Interrailing: The Complete Guide (Part Two)

Interrailing: An adventure helped by careful planning.

Last summer, I went interrailing for the first time. It was a phenomenal trip through Europe, but with extensive planning, the journey really did begin before the first train ride! In my previous article I dealt with how to get from A to B and where to sleep on a budget when you get there, and here in part two we delve into the world of what to eat and what to see…

Food

Deviating from our aim of not going to McDonald’s during the trip only once, eating was also on a budget. Buying picnics from Carrefour and Lidl was a great way of saving money. Despite its reputation here, Lidl in Europe is actually very good; I thoroughly recommend their peach brioche! As expected (and intended!), Italy provided a whole array of pizza and pasta – more often than not, there were far too many seemingly similar restaurants to choose from. Our Roman hosts recommended some really great places away from the tourist abodes in favour of the authentic bistros preferred by the locals. As such, the restaurants with people outside advertising their ‘prix fixe’ menus and coercing you inside should be ignored at all costs. We found this out in Brussels to our peril, which only served to reinforce the motto, ‘if in doubt, Lidl’.

Tourism

With no pretensions to indie backpacking, we took interrailing as an opportunity to be all-out shameless tourists! Again, this was to be preferably on the cheap side. Following the advice of tripadvisor.com, we avoided tour guide packages – rather than paying in excess of £100 to climb Mount Vesuvius and visit Pompeii, we achieved both for less than £30, in a manic day of taking a minibus up the mountain, before taking the train to the ruins.

Likewise, we navigated through both the Vatican and Ancient Rome ourselves – it may have been easier to have been escorted to both on a coach, but that would have taken away the freedom to have ice cream(s) in between sites! In lieu of the expected ‘get there early to avoid queues’, the real gem of wisdom from trip advisor was to not go to the Colosseum first, but to the Augustan forum and purchase tickets for both from here – it was this that really beat the queues! Our only flaw in the planning of our trip was not being in Frankfurt on a Saturday – the only day of the week when the Ebbelwei-Express tram rides through the city bearing each of its passengers a glass of German cider.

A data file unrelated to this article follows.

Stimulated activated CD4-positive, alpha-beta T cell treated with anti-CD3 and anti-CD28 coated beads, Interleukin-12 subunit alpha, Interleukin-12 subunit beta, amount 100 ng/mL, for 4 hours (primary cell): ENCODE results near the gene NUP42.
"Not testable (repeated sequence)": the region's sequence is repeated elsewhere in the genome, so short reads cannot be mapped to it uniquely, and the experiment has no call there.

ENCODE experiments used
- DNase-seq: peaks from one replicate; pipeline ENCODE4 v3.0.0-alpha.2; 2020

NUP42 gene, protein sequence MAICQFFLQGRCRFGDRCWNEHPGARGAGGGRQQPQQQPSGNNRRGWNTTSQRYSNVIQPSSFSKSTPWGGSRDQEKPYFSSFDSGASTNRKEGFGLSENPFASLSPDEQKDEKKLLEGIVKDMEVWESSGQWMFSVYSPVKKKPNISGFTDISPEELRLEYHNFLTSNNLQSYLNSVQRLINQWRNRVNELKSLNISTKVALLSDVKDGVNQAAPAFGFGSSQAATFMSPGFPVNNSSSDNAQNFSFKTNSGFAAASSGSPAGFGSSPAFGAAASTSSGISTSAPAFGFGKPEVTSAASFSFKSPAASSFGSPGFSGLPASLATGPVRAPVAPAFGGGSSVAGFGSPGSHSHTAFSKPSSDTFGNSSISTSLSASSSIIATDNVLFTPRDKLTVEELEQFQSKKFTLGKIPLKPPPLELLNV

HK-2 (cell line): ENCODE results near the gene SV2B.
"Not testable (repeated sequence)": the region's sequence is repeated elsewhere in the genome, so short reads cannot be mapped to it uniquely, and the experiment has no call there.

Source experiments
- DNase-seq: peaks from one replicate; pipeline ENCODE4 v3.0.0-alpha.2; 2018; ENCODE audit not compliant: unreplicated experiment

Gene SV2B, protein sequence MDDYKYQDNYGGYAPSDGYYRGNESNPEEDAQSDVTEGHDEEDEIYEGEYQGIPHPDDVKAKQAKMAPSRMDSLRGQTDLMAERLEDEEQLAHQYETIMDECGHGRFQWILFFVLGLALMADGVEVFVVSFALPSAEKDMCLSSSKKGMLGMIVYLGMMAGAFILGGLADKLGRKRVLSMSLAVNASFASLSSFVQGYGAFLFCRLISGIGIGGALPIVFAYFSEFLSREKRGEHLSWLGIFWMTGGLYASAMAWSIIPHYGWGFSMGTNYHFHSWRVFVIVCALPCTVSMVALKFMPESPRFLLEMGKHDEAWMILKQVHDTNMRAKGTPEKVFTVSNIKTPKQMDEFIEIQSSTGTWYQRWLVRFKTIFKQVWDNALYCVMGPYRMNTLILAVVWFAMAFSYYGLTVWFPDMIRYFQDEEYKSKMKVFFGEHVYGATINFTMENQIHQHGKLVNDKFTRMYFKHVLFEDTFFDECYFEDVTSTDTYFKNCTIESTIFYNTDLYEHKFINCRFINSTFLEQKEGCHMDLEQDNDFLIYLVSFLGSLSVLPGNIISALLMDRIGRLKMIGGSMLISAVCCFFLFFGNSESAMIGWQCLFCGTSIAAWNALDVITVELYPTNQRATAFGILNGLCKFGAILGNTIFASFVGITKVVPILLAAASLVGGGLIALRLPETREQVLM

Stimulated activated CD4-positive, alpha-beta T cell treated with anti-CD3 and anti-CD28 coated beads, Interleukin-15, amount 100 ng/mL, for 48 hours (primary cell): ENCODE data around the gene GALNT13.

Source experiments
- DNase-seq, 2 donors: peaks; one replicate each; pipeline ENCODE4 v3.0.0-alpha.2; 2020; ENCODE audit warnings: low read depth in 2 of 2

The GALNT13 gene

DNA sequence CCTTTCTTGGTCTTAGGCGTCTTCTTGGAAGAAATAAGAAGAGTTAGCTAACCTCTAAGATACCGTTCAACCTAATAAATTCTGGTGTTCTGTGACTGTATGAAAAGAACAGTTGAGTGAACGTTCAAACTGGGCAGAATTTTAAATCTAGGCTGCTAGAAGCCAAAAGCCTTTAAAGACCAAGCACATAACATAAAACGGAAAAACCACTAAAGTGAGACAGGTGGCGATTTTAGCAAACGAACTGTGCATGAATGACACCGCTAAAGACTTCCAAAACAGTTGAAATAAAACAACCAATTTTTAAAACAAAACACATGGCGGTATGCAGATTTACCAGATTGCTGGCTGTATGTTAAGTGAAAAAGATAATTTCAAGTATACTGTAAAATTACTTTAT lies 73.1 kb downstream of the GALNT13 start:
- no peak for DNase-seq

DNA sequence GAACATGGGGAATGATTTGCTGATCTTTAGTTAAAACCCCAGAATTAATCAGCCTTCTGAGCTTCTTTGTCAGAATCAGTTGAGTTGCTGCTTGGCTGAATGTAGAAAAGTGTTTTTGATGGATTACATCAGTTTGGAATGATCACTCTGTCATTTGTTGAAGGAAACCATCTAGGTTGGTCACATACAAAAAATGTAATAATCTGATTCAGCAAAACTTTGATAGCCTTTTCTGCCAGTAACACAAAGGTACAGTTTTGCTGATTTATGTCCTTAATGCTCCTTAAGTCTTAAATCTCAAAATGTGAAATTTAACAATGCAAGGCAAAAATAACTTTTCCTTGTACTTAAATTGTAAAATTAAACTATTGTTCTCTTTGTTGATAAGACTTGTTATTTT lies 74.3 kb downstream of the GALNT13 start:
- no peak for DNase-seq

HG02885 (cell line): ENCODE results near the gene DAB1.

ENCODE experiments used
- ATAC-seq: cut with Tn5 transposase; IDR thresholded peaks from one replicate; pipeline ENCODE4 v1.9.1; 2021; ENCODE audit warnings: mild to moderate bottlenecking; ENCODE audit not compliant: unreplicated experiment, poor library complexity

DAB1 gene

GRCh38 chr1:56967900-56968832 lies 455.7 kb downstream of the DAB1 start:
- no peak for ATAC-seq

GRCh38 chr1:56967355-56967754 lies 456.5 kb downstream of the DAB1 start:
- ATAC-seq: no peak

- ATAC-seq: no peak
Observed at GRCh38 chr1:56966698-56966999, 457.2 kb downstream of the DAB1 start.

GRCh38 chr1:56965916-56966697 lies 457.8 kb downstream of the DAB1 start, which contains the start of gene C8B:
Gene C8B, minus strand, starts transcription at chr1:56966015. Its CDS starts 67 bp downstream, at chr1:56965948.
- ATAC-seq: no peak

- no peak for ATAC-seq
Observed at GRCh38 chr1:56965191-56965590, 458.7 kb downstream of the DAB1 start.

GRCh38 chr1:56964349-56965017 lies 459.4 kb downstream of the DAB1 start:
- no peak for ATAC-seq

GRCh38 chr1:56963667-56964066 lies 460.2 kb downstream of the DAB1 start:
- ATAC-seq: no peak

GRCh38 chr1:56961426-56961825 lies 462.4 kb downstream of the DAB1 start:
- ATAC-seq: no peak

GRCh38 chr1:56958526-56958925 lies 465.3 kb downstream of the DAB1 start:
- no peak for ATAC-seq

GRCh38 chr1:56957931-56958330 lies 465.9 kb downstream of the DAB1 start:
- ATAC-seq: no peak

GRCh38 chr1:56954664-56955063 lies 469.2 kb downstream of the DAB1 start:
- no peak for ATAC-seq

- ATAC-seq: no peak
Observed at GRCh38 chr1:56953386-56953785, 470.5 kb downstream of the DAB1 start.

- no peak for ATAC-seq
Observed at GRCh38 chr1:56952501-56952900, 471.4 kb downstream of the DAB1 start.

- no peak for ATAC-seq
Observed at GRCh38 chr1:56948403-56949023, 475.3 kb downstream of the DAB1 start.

Our trip culminated with us being in Paris for Bastille Day (this was deliberate!). The day begins with a military parade along a crowd-lined Champs Elysées. Being nowhere near the front, we made friends with an American couple and together we watched the entire spectacle through a tall person’s digital camera. Although the fireworks over the Eiffel Tower are billed as the finalé, we spent the entire day picnicking on the Champ de Mars; our picnic almost didn’t materialise because shops not opening really wasn’t at the top of our minds, but one in a metro station prevailed and saved the day. Considering the amount of people, (getting to and from the portaloos through the crowd was nigh on impossible) being there hours in advance was worth it to have an uninhibited view of the fireworks, which really were amazing.

Seeing seven cities in twelve days was an incredible experience. Being in a city having been in a different country 24 hours beforehand and knowing that the next day would also bring somewhere new was excitingly surreal. We only spent one or two nights in each place – if I did it again, I would maybe stay in each place for a little longer. This would enable more spontaneity and relaxation because after all, it was a holiday! Be sure to take maps with you (these pop out ones were fantastic and cheap) and actually have someone in your group who can navigate a map! Either way, go interrailing, but plan it all you can.

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